Ecosystem Services

Ecosystems provide services and benefits to society, for example, in the form of clean water protection from flooding, and food production. But these services and benefits are being increasingly challenged by growing demands for natural resources, housing and infrastucture from an increasing population, and affected by global change.

The recent National Ecosystem Assessment was the first national-scale attempt to analyses the value of the UK’s natural environment by taking account of the economic, health and social benefits we get from nature, is the first of its kind at a fully national scale. It found amongst other things that:

  • The ecosystem services are consistently undervalued in conventional economic analyses and decision making.
  • Ecosystems and ecosystem services have changed markedly in the past 60 years due to societal change, and that although some of the UK’s ecosystems are currently delivering services well, others are in long-term decline.
  • The UK population growth, combined with climate change, is likely to increase pressures on ecosystem services.
  • Actions taken now will have consequences far into the future for ecosystems, ecosystem
    services and human well-being, so it is important that these are understood.
  • Sustainable development requires a mixture of regulations, technology, investment and education, as well as changes in behaviour and  more integrated approachs to ecosystem management.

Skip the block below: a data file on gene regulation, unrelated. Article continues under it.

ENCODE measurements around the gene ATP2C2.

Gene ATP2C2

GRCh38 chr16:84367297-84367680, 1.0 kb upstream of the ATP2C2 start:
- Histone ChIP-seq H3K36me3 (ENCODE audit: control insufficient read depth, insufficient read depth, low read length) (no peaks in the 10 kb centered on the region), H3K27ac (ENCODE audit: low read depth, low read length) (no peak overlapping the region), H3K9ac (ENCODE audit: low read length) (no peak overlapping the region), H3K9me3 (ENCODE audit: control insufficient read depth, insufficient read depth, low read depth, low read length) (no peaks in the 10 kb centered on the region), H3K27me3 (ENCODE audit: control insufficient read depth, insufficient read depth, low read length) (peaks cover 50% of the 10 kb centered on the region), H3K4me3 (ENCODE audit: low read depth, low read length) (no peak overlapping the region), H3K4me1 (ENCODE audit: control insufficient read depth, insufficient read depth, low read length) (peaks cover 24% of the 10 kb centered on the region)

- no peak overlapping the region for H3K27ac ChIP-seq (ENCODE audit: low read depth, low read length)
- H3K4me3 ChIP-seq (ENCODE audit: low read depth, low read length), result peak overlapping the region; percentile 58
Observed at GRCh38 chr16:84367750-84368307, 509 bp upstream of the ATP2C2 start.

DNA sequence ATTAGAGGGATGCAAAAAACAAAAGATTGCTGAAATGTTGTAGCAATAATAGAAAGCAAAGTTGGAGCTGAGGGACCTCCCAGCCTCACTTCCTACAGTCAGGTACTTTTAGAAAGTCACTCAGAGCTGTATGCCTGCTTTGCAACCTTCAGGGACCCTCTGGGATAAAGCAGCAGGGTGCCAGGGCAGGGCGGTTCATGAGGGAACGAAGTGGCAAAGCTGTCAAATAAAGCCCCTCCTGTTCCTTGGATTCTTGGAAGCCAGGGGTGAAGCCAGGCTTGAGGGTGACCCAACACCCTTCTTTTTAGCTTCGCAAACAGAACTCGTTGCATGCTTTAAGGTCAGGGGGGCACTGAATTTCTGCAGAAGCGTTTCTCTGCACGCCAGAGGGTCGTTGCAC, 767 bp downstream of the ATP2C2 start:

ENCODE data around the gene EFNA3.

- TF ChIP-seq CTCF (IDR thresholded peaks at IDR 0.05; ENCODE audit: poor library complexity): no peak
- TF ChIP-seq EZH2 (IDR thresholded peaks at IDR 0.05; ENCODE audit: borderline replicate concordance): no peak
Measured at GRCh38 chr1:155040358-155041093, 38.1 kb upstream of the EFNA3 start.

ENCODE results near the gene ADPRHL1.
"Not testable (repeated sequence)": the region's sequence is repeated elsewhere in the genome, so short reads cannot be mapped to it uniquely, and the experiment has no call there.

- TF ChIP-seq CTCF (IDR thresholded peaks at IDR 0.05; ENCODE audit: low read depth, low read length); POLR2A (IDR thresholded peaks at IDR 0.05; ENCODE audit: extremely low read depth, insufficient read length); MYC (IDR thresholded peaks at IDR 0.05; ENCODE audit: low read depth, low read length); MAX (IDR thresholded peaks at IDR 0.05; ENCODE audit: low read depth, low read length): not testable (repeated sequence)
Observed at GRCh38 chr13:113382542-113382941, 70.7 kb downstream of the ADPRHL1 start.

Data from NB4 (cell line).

The Natural Environment Research Council is just starting to invest in a six-year programme of research into Biodiversity and Ecosystem Service Sustainability (BESS). The BESS Programme will adress three themes on the relationship between bidoversity and ecosystem services, resiliance of ecosystem services to change, and monitoring and evaluation of ecosystem services. As an important Natural Environment research Council initiative, EVO will be working closely with the BESS programme to ensure that appropriate cloud technologies and tools will be available.

The Natural Environment Research Council is also co-funding an programme of work to improve our understanding of how ecosystem function and services can be used to achieve sustainable poverty reduction through the Ecosystem Services for Poverty Alleviation Programme.